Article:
Deep dive into your customers’ psyche with knowledge base analytics

on December 12, 2019

It’s hard to dispute the value of a self-service knowledge base. It’s what customers want, and it reduces your support team’s workload when executed properly.

It’s not enough to write content and post: you need to know how that content is performing for your customers. When you don’t have the direct feedback from your customers as you would with agent-to-customer support, you have to obtain that feedback in other ways. You’ve got a couple of options when it comes to analysing the effectiveness of your help content.

If you invest in the right knowledge base software, it’s likely you will have access to in-built reporting and analytics functionality that you can use to gain insights into your customers’ behaviour. One of the best selling points of choosing to build your knowledge base with dedicated software is that you can start looking at data right out-of-the-box.
The second option when it comes to knowledge base analytics is to integrate with Google Analytics, which will help you dig even deeper into the habits of your customers.

What analytics has to offer for your knowledge base

First, let’s have a think about some things you might want to look at concerning your knowledge base visitors. You’ve mined your customer support conversations, talked to customer support reps, and analysed your product for some issues that you can turn into help content.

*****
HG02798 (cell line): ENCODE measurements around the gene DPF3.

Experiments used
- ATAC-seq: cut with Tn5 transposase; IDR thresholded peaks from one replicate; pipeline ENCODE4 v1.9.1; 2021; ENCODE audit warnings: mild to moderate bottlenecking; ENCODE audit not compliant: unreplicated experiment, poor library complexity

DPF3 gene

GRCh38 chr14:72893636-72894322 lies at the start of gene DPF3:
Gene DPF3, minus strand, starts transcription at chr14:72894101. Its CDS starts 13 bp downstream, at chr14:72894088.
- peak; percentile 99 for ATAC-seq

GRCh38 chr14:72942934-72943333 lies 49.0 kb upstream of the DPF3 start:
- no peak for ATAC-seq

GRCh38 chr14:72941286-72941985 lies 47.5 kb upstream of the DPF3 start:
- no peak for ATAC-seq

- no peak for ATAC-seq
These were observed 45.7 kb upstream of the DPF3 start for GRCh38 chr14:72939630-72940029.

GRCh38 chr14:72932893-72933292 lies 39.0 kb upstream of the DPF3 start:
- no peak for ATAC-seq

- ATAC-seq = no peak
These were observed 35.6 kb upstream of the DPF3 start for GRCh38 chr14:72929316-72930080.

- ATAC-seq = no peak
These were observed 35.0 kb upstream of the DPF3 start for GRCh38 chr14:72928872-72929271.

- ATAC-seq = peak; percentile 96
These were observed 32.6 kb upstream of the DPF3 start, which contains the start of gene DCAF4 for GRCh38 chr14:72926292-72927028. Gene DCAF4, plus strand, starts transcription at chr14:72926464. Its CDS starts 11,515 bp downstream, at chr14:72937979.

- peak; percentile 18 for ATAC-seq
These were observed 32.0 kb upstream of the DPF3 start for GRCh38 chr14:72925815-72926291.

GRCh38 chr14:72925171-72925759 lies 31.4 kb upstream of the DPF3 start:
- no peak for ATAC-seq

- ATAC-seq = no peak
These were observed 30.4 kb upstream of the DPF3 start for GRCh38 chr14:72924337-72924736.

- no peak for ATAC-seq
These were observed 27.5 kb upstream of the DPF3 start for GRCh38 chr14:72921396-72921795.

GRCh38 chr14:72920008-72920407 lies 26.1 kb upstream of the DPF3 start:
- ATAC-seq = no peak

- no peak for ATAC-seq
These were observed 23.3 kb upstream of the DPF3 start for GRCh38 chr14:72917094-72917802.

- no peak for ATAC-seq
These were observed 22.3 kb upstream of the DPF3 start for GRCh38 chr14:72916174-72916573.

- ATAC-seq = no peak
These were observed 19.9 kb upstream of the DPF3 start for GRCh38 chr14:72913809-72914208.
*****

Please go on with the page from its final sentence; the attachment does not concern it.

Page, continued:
Your knowledge base has been live for a while and you’re interested in how your content has been helping your customers. What do you look for first?

You might be interested in data about your content for things like most popular search terms, search terms that don’t turn up any results, most popular articles, most popular categories, and total likes and dislikes for your content pages. You can build a better picture of the customers actually using your knowledge base using demographic data like age and location.

kb-analytics-Document360

There’s more. You want to know things like the traffic sources for your pages, user flows
through your knowledge base, exit pages, bounce rates, and time spent on page. You want to understand exactly how customers are interacting with your content pages, and what they do when they leave your knowledge base.

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Reasons to invest time in analytics
 

So why should you invest all this time in analytics for your knowledge base?

Customer feedback loop

It’s all about closing the feedback loop with your customers. An effective self-service strategy is an ongoing process that requires constant iteration. Content that is successful one month may be hopelessly out of date the next.
With the absence of a human mediating the interaction, we need to use digital sources to learn about the experiences of our customers and whether we have succeeded in helping them.
It’s also a powerful thing to have hard data on the content that your customers are searching for, versus relying solely on qualitative data from your support agents. You can use this data to run reports and provide evidence to colleagues for why changes are needed.

Value for customer support